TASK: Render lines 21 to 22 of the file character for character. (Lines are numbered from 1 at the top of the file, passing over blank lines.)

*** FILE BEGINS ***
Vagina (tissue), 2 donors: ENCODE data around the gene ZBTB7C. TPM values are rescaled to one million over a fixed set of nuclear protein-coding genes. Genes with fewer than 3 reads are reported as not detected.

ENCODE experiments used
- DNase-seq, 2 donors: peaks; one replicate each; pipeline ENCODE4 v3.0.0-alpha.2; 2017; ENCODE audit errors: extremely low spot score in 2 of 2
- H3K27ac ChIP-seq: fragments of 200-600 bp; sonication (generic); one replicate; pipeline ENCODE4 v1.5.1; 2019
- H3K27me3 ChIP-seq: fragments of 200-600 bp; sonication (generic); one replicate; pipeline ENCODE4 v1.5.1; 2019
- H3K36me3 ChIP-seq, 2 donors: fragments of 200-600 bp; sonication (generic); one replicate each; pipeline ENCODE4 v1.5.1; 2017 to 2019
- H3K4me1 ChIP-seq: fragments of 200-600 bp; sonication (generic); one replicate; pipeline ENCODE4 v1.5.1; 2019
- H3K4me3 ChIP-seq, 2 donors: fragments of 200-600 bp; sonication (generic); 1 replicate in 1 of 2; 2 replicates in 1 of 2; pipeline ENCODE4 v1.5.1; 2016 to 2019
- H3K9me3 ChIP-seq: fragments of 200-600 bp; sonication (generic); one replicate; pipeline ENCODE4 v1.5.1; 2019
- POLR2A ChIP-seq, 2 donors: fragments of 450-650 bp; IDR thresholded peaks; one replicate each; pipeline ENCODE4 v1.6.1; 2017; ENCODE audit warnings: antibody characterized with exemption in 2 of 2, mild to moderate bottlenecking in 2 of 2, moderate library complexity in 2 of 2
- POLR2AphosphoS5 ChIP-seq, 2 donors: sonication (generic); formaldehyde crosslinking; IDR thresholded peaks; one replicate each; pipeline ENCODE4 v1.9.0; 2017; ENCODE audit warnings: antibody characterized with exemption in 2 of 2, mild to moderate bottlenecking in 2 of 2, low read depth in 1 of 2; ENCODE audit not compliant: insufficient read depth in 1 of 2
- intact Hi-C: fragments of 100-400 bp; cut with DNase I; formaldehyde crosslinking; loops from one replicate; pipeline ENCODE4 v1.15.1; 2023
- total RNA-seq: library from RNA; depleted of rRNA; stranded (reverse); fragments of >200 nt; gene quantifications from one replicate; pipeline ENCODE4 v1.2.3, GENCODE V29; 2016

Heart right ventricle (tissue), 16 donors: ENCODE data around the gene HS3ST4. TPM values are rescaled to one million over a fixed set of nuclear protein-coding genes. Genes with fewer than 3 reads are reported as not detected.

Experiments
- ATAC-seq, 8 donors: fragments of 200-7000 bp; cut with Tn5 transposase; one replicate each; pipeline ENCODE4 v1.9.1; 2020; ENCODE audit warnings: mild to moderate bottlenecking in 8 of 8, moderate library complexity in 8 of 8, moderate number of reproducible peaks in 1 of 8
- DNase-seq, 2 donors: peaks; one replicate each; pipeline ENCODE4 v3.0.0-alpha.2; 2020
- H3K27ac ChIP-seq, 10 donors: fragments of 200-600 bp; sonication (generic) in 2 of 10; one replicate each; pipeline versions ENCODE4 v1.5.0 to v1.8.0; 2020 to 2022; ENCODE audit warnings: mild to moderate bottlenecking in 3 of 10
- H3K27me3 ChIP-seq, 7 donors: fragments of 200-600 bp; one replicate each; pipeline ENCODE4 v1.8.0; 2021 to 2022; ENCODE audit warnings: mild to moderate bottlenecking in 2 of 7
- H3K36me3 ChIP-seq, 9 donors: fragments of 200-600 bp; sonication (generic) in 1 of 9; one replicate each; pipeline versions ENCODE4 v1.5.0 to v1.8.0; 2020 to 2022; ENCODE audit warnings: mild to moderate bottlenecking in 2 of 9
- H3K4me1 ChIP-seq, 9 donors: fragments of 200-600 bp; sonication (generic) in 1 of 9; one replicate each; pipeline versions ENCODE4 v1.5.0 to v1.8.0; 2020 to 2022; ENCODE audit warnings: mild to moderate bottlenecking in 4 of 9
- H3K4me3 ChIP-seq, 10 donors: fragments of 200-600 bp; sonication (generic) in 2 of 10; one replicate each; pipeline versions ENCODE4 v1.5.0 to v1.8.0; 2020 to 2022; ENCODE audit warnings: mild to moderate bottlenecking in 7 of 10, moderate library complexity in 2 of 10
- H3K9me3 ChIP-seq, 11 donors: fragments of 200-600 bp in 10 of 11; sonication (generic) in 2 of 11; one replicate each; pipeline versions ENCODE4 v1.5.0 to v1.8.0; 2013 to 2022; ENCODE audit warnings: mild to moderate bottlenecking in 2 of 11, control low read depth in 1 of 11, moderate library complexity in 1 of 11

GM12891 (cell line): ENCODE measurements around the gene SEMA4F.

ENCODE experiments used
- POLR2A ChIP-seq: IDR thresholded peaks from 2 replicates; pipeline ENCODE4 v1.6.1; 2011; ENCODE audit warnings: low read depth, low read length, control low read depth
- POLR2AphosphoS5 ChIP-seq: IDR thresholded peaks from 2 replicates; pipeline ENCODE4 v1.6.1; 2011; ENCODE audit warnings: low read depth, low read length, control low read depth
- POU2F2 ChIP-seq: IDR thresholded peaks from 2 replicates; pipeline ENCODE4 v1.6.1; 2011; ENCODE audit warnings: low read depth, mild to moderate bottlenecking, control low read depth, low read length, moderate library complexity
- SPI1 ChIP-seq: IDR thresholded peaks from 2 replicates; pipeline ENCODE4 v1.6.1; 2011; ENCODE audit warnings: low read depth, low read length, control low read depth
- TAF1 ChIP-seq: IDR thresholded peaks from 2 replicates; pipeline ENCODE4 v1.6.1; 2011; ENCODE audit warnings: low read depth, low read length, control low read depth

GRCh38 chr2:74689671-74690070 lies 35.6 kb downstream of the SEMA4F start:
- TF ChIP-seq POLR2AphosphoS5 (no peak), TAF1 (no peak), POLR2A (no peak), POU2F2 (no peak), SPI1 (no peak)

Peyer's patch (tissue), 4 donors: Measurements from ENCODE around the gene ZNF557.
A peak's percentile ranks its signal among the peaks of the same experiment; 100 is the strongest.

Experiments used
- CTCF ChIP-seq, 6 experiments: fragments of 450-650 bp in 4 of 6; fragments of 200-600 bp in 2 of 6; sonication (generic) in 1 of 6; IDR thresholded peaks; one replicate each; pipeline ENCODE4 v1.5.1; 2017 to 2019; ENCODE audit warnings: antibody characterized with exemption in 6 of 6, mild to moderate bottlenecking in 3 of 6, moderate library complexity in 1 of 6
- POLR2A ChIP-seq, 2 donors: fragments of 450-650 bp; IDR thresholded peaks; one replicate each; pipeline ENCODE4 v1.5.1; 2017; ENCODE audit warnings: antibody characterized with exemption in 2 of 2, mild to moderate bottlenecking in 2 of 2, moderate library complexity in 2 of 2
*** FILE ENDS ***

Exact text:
- H3K4me1 ChIP-seq, 9 donors: fragments of 200-600 bp; sonication (generic) in 1 of 9; one replicate each; pipeline versions ENCODE4 v1.5.0 to v1.8.0; 2020 to 2022; ENCODE audit warnings: mild to moderate bottlenecking in 4 of 9
- H3K4me3 ChIP-seq, 10 donors: fragments of 200-600 bp; sonication (generic) in 2 of 10; one replicate each; pipeline versions ENCODE4 v1.5.0 to v1.8.0; 2020 to 2022; ENCODE audit warnings: mild to moderate bottlenecking in 7 of 10, moderate library complexity in 2 of 10